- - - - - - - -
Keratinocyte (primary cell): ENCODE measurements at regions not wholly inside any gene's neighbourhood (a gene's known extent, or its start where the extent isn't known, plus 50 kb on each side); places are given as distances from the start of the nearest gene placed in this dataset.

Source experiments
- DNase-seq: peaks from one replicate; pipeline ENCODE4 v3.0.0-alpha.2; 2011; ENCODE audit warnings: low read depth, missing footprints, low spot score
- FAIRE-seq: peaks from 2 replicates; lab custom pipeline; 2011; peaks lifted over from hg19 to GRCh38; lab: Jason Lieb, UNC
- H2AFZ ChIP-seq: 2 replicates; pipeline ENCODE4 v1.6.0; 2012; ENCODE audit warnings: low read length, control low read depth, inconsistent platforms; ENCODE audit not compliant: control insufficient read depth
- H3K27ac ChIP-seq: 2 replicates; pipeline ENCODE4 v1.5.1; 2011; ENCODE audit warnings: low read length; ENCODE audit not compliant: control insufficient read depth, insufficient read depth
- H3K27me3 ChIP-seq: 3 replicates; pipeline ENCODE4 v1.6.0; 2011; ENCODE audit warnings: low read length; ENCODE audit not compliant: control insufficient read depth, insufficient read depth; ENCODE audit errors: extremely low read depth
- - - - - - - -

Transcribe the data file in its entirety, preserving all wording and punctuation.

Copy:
Keratinocyte (primary cell): ENCODE measurements at regions not wholly inside any gene's neighbourhood (a gene's known extent, or its start where the extent isn't known, plus 50 kb on each side); places are given as distances from the start of the nearest gene placed in this dataset.

Source experiments
- DNase-seq: peaks from one replicate; pipeline ENCODE4 v3.0.0-alpha.2; 2011; ENCODE audit warnings: low read depth, missing footprints, low spot score
- FAIRE-seq: peaks from 2 replicates; lab custom pipeline; 2011; peaks lifted over from hg19 to GRCh38; lab: Jason Lieb, UNC
- H2AFZ ChIP-seq: 2 replicates; pipeline ENCODE4 v1.6.0; 2012; ENCODE audit warnings: low read length, control low read depth, inconsistent platforms; ENCODE audit not compliant: control insufficient read depth
- H3K27ac ChIP-seq: 2 replicates; pipeline ENCODE4 v1.5.1; 2011; ENCODE audit warnings: low read length; ENCODE audit not compliant: control insufficient read depth, insufficient read depth
- H3K27me3 ChIP-seq: 3 replicates; pipeline ENCODE4 v1.6.0; 2011; ENCODE audit warnings: low read length; ENCODE audit not compliant: control insufficient read depth, insufficient read depth; ENCODE audit errors: extremely low read depth